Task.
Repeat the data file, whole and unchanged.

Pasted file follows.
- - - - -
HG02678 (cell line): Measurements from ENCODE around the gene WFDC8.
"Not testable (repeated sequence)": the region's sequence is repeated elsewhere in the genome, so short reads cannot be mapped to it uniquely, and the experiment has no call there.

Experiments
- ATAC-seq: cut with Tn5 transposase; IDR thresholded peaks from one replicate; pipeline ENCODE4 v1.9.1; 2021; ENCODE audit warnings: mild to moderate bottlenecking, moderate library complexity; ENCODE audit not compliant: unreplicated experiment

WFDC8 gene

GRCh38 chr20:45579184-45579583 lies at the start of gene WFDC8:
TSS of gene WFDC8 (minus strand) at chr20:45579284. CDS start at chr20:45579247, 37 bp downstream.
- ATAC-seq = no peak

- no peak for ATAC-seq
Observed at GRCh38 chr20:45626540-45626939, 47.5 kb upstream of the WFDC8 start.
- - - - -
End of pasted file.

HG02678 (cell line): Measurements from ENCODE around the gene WFDC8.
"Not testable (repeated sequence)": the region's sequence is repeated elsewhere in the genome, so short reads cannot be mapped to it uniquely, and the experiment has no call there.

Experiments
- ATAC-seq: cut with Tn5 transposase; IDR thresholded peaks from one replicate; pipeline ENCODE4 v1.9.1; 2021; ENCODE audit warnings: mild to moderate bottlenecking, moderate library complexity; ENCODE audit not compliant: unreplicated experiment

WFDC8 gene

GRCh38 chr20:45579184-45579583 lies at the start of gene WFDC8:
TSS of gene WFDC8 (minus strand) at chr20:45579284. CDS start at chr20:45579247, 37 bp downstream.
- ATAC-seq = no peak

- no peak for ATAC-seq
Observed at GRCh38 chr20:45626540-45626939, 47.5 kb upstream of the WFDC8 start.